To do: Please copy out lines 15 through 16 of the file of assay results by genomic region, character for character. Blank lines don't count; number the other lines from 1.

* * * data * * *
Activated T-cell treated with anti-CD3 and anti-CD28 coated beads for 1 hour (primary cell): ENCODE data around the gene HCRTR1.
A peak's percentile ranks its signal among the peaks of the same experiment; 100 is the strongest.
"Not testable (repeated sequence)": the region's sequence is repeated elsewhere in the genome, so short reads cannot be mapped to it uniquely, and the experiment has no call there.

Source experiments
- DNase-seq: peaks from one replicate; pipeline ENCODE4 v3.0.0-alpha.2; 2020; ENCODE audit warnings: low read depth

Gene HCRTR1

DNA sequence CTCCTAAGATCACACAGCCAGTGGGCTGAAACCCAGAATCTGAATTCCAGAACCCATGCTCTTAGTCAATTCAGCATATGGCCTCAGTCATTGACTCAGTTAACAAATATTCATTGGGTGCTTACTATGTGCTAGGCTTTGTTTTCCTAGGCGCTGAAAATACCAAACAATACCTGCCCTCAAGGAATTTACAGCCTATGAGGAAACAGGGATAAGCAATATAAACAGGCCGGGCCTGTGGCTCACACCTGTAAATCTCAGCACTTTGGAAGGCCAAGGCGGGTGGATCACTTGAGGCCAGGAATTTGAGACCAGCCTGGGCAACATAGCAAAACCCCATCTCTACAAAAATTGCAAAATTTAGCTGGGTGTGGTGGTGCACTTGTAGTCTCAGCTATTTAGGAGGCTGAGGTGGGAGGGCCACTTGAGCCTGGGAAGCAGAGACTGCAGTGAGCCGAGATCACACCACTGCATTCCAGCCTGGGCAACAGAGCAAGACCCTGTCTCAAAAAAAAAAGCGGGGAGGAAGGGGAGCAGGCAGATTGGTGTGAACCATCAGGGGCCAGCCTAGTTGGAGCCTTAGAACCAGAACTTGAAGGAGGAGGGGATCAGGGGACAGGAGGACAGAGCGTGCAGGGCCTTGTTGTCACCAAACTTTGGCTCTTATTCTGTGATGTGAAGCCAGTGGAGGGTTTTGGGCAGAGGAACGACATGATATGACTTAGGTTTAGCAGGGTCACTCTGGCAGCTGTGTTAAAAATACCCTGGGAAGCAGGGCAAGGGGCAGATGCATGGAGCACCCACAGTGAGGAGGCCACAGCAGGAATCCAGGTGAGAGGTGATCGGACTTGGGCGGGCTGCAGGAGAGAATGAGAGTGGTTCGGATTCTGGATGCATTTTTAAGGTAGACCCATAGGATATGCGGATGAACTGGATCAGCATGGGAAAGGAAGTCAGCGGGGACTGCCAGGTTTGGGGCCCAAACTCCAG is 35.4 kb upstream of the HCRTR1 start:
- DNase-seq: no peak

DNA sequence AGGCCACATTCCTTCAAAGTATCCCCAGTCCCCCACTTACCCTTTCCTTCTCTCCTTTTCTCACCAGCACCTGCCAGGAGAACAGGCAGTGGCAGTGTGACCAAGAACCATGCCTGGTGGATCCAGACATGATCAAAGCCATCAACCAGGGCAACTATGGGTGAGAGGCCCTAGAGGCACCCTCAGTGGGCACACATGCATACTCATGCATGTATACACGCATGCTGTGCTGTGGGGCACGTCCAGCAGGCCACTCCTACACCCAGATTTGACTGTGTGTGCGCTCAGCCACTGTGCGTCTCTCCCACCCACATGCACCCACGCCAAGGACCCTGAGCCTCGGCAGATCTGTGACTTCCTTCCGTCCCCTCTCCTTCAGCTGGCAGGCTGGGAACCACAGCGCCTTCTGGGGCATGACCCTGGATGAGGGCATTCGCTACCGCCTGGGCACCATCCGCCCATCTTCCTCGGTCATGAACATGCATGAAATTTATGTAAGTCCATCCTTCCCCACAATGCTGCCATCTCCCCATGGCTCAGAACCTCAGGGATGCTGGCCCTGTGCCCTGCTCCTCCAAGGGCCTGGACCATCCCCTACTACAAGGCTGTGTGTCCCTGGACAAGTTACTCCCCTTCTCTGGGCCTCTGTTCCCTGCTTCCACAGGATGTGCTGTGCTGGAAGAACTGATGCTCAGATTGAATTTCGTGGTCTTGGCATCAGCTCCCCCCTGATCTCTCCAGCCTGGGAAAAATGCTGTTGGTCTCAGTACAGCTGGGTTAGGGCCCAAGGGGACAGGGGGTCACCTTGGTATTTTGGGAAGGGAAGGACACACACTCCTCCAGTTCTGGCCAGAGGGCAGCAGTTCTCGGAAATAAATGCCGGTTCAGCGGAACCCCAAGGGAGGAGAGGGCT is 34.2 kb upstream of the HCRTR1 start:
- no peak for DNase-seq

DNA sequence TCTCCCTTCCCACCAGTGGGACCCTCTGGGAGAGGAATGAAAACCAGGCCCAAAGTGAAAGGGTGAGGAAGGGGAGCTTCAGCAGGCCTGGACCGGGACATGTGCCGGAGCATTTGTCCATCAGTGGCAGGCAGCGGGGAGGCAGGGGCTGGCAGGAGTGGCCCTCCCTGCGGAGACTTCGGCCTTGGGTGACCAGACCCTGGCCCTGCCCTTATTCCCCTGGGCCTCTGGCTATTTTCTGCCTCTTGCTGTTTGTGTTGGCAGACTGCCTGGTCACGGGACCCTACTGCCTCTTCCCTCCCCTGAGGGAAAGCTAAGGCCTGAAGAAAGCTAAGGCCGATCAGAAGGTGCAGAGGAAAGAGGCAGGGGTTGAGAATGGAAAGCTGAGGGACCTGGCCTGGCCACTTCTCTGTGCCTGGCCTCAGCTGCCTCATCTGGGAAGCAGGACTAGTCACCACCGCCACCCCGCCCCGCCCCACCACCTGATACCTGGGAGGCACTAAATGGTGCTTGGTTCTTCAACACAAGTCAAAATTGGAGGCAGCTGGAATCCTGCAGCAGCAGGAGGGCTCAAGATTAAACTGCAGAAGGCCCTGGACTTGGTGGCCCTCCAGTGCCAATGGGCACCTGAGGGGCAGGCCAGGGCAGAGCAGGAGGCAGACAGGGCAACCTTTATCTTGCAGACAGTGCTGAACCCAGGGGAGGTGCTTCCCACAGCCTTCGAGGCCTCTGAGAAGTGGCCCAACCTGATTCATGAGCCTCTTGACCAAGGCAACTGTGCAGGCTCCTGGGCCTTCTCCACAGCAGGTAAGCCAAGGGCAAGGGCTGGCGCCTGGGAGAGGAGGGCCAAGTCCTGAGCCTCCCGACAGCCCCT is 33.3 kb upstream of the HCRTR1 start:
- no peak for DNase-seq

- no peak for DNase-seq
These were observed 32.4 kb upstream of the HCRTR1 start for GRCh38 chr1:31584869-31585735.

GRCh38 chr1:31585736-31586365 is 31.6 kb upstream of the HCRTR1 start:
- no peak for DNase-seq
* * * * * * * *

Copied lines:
GRCh38 chr1:31585736-31586365 is 31.6 kb upstream of the HCRTR1 start:
- no peak for DNase-seq